Ultimately, with what we played in handheld we can say that the Switcher has been optimised incredibly well for the console. Even with the constraints of having to manage a battery life that is arguably the platform's largest burden, being able to play on-the-go is a much more accessible experience for people with less free time, which makes The Witcher 3 feel fresh and new again.
When docked on the other hand, we were not as impressed. Everything that feels tidy and fitting to the smaller resolution of the Switch just doesn't seem to translate onto a larger screen. The writing and subtitles, for example, feel oppressive as they cover up the same amount of a TV screen as they do the small Switch display.
Furthermore, when docked, the resolution gets bumped up to 720p, since the title doesn't have to take into account the battery of the system anymore. The main difference you might notice with the display when docked are the characters, who look much crisper compared to the handheld version. You might be thinking this is a win-win at the moment, however, this isn't the case.
When the Switcher faces a busy area or requires extra processing power, it won't force you into a load screen but will instead drop the frame-rate. In handheld this isn't very noticeable, but when docked with the higher resolution, the frame-rate seems to drop by a considerable margin, making it feel as though you're playing a slideshow at certain times.
Considering we've given our thoughts on the docked/undocked experience, it's probably worth mentioning how the different controllers feel. The Joy-Cons are simply fine, but if you plan on spending a lump of time playing the Switcher, we would probably recommend picking up a Pro controller, as it just feels so much more fluid and less restrictive than the Joy-Cons. With this being said, if you only intend to play the title on-the-go, the joy-cons are perfectly plausible options that won't really lower your experience at all. The best way to play, however, is certainly with a Pro controller, as it allows you to be as complex with your mechanics as you want to.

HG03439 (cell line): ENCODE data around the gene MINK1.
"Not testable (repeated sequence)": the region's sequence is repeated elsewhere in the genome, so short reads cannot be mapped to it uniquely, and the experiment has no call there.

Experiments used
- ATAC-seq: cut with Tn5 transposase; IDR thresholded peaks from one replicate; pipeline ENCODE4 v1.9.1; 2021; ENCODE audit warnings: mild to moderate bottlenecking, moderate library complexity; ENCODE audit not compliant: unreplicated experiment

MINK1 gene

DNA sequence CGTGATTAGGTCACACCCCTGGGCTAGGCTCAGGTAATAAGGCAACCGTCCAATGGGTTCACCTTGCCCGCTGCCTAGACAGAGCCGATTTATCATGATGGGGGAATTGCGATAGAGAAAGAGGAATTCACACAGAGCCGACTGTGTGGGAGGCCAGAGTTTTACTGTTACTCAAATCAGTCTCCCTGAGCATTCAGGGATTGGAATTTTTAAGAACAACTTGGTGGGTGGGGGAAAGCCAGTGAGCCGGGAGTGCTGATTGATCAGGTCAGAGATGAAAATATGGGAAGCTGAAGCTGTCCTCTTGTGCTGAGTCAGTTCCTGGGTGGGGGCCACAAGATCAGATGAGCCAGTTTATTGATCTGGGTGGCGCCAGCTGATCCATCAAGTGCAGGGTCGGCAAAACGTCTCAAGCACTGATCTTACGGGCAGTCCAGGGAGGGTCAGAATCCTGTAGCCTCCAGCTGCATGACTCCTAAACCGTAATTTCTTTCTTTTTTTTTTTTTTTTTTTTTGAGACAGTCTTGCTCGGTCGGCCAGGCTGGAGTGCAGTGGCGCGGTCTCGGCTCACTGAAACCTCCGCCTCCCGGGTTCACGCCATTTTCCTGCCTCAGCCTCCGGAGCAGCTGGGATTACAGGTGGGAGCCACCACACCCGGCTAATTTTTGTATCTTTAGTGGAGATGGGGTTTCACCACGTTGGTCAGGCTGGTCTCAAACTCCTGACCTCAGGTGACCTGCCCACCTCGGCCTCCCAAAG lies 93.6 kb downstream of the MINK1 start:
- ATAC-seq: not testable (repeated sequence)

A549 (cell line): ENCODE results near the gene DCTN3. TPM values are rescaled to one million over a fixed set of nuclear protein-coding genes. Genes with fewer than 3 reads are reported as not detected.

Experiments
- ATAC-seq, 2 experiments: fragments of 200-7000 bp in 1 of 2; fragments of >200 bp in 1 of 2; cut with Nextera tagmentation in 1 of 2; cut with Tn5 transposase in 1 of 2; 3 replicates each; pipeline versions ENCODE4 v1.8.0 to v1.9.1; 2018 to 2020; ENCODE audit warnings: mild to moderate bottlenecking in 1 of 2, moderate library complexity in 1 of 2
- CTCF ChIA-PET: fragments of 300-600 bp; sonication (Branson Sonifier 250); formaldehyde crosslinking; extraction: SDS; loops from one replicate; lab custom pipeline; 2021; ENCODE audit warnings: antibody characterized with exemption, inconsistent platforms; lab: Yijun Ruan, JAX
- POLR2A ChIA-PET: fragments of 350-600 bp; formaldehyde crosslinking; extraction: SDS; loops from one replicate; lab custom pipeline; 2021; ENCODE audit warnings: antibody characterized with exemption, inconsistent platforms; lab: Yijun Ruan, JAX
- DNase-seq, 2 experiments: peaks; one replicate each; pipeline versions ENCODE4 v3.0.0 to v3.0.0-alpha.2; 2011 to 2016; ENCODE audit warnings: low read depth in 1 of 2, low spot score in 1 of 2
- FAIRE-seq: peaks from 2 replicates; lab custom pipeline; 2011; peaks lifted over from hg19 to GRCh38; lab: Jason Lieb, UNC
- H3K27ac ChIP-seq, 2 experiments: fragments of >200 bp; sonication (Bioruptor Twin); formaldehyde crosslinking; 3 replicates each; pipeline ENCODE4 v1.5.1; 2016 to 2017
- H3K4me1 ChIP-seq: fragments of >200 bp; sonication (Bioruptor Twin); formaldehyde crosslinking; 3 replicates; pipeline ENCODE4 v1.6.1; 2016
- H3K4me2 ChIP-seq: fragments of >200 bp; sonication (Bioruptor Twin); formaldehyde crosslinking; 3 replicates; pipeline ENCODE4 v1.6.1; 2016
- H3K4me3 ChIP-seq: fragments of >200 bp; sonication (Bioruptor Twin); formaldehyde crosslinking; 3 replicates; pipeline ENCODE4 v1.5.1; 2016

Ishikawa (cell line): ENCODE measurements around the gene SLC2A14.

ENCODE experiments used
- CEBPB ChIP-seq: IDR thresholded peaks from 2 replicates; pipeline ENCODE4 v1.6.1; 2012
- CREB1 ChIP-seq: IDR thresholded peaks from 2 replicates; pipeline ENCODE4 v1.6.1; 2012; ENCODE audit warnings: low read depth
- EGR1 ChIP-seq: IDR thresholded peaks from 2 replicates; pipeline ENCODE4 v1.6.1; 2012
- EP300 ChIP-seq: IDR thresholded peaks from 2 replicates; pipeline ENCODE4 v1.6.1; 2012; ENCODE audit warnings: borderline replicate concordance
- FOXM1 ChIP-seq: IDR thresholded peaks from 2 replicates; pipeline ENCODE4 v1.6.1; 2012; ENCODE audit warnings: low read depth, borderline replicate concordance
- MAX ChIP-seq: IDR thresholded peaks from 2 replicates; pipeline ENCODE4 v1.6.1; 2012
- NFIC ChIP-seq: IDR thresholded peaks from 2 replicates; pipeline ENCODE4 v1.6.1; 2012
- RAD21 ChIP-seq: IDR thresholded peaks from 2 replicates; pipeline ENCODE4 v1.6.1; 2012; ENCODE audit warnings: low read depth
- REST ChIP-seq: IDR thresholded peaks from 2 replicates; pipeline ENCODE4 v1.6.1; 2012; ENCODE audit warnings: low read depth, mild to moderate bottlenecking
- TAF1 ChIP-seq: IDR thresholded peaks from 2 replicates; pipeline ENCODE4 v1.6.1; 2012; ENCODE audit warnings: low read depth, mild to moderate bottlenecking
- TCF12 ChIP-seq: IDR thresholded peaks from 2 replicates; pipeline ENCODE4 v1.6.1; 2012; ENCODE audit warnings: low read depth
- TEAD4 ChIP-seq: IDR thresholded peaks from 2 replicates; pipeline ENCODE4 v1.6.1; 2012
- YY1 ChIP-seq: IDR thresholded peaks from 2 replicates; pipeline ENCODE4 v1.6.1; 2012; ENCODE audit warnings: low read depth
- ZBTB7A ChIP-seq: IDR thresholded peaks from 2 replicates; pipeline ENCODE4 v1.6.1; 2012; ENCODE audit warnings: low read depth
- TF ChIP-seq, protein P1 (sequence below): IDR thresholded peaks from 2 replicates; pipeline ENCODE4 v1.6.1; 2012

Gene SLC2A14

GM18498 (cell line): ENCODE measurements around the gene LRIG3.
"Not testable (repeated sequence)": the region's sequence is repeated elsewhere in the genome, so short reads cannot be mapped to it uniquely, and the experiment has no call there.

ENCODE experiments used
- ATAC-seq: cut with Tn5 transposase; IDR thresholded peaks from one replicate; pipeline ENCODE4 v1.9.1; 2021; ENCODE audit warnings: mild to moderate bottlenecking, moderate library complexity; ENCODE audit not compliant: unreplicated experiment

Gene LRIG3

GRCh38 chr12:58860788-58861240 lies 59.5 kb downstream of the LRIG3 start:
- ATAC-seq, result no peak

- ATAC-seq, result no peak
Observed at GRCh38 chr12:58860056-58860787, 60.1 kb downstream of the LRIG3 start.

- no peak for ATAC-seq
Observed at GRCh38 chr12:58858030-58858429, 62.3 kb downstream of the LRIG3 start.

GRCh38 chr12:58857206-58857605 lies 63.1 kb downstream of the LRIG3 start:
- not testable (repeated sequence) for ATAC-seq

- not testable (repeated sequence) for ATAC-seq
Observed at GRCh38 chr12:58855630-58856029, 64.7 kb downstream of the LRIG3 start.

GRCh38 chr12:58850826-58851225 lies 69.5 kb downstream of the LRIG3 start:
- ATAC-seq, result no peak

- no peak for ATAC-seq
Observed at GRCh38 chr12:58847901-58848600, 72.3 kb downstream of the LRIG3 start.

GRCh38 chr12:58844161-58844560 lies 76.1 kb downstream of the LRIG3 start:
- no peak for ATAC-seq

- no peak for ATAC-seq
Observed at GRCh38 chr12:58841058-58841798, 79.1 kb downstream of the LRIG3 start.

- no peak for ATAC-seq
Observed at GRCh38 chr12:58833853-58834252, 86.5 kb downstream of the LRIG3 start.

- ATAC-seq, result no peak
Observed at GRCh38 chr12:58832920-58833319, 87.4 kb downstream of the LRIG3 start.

Last of all, to round everything off is Gwent. The card game in the title on Switch plays just as quickly, with no hitching as the other platforms, although the one standout issue we had was the user interface. Sometimes, depending on the number of cards in your deck, it will feel a little constricted as CD Projekt Red tries to cram them all together along the bottom row. Aside from this, the card game feels just as good on the Switch as the other platforms.
Considering the sheer size, scale, and beauty of The Witcher 3, the port to the technologically-limited Switch is impressive, especially when playing in handheld mode. The docked experience, on the other hand, feels a little rough around the edges, working against the success of the platform transition. In our opinion the ideal way to play the Switcher is in handheld mode using a pro controller, which may seem moderately inconvenient to some, but with this being said, being able to experience and play The Witcher 3 on the go is a treat above all else.